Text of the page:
Jung once wrote that "Anyone who uses modern psychology to look behind the scene not only of his patients’ lives, but more especially of his own life - and the modern psychotherapist must do this if he is not to be merely an unconscious fraud - will admit that to accept himself in all his wretchedness is the hardest of tasks, and one which it is almost impossible to fulfil.
The very thought can make us sweat with fear. We are therefore only too delighted to choose, without a moment’s hesitation, the complicated course of remaining in ignorance about ourselves while busying ourselves with other people and their troubles and sins…
There are countless people who can do this with impunity, but not everyone can, and these few break down on the road to their Damascus and succumb to a neurosis. How can I help these people if I myself am a fugitive

“It seems as if it were only through an experience of symbolic reality that man, vainly seeking his own “existence” and making a philosophy out of it, can find his way back to a world in which he is no longer a stranger.” - C.G Jung

In Timaeus (written in 360 BC), Plato described the world as “a single living creature that contains all living creatures within it.” He gave this concept the name Anima Mundi, or ‘World Soul’. This idea gained wider popularity in the 1960’s, when inventor and NASA consultant, James Lovelock, developed the Gaia Hypothesis.

Gaia, in greek mythology, is the poetic personification of Earth, who was brought into existence by Chaos (greek for ‘chasm’ or ‘yawning gap’). According to the poet Ovid, Chaos resembled a shapeless heap of material, and from this shapeless heap, Gaia came into being, preferring order over disorder. In a very simplistic fashion, this sums up the notion of Lovelock’s hypothesis. Earth is a complex system of interaction, preferring order over disorder, and this produces the regulatory effects of the biosphere.
Although the theory has many critics, it was simulated as a computer program developed by Lovelock in 1983, called Daisyworld, with outcomes that supported these claims.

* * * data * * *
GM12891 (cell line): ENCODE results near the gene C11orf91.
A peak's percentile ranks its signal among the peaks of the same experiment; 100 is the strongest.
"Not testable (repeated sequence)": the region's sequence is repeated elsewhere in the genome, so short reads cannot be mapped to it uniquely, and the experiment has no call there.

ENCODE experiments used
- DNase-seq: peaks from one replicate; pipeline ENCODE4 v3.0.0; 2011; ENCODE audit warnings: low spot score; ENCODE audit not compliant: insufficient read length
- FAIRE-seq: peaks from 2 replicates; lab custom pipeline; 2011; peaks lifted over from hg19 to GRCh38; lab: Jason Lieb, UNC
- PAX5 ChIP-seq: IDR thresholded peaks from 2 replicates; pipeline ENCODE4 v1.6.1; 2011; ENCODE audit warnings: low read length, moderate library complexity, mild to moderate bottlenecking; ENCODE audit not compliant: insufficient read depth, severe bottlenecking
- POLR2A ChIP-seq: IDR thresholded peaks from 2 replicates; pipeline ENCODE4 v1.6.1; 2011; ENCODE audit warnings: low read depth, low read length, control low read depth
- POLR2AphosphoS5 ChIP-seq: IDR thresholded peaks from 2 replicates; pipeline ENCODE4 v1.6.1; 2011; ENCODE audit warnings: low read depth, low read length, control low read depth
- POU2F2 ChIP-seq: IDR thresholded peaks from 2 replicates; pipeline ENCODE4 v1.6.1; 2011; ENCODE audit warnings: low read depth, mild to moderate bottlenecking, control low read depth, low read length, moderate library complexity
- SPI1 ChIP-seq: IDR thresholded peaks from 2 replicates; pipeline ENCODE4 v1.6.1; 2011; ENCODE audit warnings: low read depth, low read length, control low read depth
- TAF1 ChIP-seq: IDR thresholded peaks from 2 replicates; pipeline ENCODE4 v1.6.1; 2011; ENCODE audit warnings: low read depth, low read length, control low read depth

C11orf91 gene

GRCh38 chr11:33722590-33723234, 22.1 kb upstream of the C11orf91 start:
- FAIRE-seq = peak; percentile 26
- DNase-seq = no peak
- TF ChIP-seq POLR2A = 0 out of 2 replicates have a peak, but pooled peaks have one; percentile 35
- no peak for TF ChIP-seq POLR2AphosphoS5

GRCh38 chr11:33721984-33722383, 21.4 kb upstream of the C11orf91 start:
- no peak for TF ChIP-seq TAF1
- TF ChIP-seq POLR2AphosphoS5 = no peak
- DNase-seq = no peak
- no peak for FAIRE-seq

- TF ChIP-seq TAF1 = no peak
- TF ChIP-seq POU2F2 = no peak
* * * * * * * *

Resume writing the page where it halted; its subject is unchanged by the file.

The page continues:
As in Lovelock's Gaia Hypothesis, Jung used the poetic substrate of images as environments to detail natrually regulating systems that brought the psyche into relation with the body. By developing a familiarity with these environments, Jung began to create an order to the world in much the same way as mythology was once a technique of remembering and nagivating levels of the psyche.

Being able to articulate the contradictions that arise within an individual’s psychological makeup in terms of imagery and stories was essential to Jung’s theories, and in the later writings of Analytical psychologist James Hillman, for example, described this notion of world soul not just as a philosophically mystical notion, but one that has deep rooted and very tangible effects in fields such as urban planning. For Hillman, every place has a soul, or a mood, and it is this that effects the moods of people. A city, with its underground transport system, its escalators and elevators, it's tall buildings and mirrored windows, reflect back at it's inhabitants a packaged product of individuation. 

The Red Book was Jung’s way of nurturing his own ideas about the structures of the mind, exploring and archiving psychological themes as images that appeared broadly and consistently across the history and evolution of the world’s religions and ancient cultures.

In terms of Gaia theory this overarching regulatory system is also a helpful metaphor to think about when confronted with a transition from, or a sudden change within a perceived idea of stability, either on physical or mental planes and to unite them within the centre of the mandala.

In his essay on how Analytic Psychology relates to the poet, Jung wrote that;

Whoever speaks in primordial images speaks with a thousand voices; he enthrals and overpowers, while at the same time he lifts the idea he is seeking to express out of the occasional and the transitory into the realm of the ever-enduring.“

Further Reading ︎
Sonu Shamdasani Introduces The Red Book
Alan Watts on Carl Jung
The Wisdom of The Dream Vol 3 A World of Dreams
The Red Book, full text